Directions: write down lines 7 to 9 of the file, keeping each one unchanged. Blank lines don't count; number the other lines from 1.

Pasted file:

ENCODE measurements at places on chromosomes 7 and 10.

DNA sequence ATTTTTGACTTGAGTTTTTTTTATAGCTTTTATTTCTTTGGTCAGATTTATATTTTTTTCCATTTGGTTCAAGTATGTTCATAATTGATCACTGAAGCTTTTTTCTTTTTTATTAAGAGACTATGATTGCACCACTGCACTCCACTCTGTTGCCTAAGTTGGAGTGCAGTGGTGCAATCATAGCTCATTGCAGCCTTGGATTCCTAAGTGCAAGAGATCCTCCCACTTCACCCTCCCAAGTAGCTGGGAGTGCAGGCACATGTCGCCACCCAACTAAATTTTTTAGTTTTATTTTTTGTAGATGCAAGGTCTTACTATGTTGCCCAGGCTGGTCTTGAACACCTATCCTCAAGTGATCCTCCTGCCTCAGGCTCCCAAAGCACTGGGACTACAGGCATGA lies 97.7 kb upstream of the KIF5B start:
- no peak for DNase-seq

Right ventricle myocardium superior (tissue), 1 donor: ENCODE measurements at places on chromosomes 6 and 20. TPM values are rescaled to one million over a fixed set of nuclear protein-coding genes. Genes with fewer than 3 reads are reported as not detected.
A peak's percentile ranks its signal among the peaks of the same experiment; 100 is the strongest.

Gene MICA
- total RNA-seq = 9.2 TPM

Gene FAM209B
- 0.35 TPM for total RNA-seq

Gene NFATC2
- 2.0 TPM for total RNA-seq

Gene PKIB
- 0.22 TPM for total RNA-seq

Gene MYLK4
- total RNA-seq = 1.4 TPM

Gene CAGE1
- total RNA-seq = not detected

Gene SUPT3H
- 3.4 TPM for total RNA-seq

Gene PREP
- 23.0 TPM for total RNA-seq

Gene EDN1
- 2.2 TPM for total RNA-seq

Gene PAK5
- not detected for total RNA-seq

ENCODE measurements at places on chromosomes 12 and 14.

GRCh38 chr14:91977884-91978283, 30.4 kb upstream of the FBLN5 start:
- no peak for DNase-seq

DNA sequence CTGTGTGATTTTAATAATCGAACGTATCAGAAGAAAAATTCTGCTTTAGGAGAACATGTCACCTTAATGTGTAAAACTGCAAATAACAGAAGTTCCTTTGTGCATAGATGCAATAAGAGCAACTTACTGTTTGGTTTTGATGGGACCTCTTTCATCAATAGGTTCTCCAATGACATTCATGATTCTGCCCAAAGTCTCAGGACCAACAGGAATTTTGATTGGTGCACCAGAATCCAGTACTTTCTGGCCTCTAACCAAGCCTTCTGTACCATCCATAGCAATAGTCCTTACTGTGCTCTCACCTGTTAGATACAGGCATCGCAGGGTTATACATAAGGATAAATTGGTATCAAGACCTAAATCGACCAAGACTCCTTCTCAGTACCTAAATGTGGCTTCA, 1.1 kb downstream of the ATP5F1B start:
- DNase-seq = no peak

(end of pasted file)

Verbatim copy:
- total RNA-seq = 9.2 TPM

Gene FAM209B
- 0.35 TPM for total RNA-seq